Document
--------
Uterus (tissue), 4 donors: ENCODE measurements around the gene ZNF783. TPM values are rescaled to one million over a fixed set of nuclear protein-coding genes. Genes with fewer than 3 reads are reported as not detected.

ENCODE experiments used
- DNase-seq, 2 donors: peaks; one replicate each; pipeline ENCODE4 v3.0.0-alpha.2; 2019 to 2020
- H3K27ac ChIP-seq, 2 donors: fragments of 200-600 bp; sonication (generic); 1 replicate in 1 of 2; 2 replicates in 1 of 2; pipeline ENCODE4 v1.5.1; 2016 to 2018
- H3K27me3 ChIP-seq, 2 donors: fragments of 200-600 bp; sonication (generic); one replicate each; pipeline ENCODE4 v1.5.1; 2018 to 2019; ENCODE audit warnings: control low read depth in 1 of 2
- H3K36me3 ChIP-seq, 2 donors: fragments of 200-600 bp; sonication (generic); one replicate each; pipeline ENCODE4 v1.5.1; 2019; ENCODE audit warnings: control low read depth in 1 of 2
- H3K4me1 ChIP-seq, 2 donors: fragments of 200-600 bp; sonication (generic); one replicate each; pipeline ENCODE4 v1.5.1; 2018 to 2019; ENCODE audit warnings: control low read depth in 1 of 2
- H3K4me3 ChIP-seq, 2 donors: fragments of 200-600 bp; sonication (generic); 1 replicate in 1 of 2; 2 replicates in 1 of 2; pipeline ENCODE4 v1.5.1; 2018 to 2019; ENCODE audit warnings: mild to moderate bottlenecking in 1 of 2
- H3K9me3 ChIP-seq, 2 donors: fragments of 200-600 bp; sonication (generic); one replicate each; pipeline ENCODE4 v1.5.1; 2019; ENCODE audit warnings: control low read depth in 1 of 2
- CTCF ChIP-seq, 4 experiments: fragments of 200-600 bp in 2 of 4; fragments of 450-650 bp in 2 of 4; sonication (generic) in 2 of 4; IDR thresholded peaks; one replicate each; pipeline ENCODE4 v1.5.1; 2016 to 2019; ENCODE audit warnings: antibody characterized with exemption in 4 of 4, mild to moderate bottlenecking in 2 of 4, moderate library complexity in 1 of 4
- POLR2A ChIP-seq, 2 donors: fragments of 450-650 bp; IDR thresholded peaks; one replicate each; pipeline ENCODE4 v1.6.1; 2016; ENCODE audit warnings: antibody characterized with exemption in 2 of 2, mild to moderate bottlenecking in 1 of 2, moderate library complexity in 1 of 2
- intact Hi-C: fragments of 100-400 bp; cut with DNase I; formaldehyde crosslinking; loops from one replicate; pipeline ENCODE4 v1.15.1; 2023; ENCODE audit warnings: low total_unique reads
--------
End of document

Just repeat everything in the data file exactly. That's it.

Uterus (tissue), 4 donors: ENCODE measurements around the gene ZNF783. TPM values are rescaled to one million over a fixed set of nuclear protein-coding genes. Genes with fewer than 3 reads are reported as not detected.

ENCODE experiments used
- DNase-seq, 2 donors: peaks; one replicate each; pipeline ENCODE4 v3.0.0-alpha.2; 2019 to 2020
- H3K27ac ChIP-seq, 2 donors: fragments of 200-600 bp; sonication (generic); 1 replicate in 1 of 2; 2 replicates in 1 of 2; pipeline ENCODE4 v1.5.1; 2016 to 2018
- H3K27me3 ChIP-seq, 2 donors: fragments of 200-600 bp; sonication (generic); one replicate each; pipeline ENCODE4 v1.5.1; 2018 to 2019; ENCODE audit warnings: control low read depth in 1 of 2
- H3K36me3 ChIP-seq, 2 donors: fragments of 200-600 bp; sonication (generic); one replicate each; pipeline ENCODE4 v1.5.1; 2019; ENCODE audit warnings: control low read depth in 1 of 2
- H3K4me1 ChIP-seq, 2 donors: fragments of 200-600 bp; sonication (generic); one replicate each; pipeline ENCODE4 v1.5.1; 2018 to 2019; ENCODE audit warnings: control low read depth in 1 of 2
- H3K4me3 ChIP-seq, 2 donors: fragments of 200-600 bp; sonication (generic); 1 replicate in 1 of 2; 2 replicates in 1 of 2; pipeline ENCODE4 v1.5.1; 2018 to 2019; ENCODE audit warnings: mild to moderate bottlenecking in 1 of 2
- H3K9me3 ChIP-seq, 2 donors: fragments of 200-600 bp; sonication (generic); one replicate each; pipeline ENCODE4 v1.5.1; 2019; ENCODE audit warnings: control low read depth in 1 of 2
- CTCF ChIP-seq, 4 experiments: fragments of 200-600 bp in 2 of 4; fragments of 450-650 bp in 2 of 4; sonication (generic) in 2 of 4; IDR thresholded peaks; one replicate each; pipeline ENCODE4 v1.5.1; 2016 to 2019; ENCODE audit warnings: antibody characterized with exemption in 4 of 4, mild to moderate bottlenecking in 2 of 4, moderate library complexity in 1 of 4
- POLR2A ChIP-seq, 2 donors: fragments of 450-650 bp; IDR thresholded peaks; one replicate each; pipeline ENCODE4 v1.6.1; 2016; ENCODE audit warnings: antibody characterized with exemption in 2 of 2, mild to moderate bottlenecking in 1 of 2, moderate library complexity in 1 of 2
- intact Hi-C: fragments of 100-400 bp; cut with DNase I; formaldehyde crosslinking; loops from one replicate; pipeline ENCODE4 v1.15.1; 2023; ENCODE audit warnings: low total_unique reads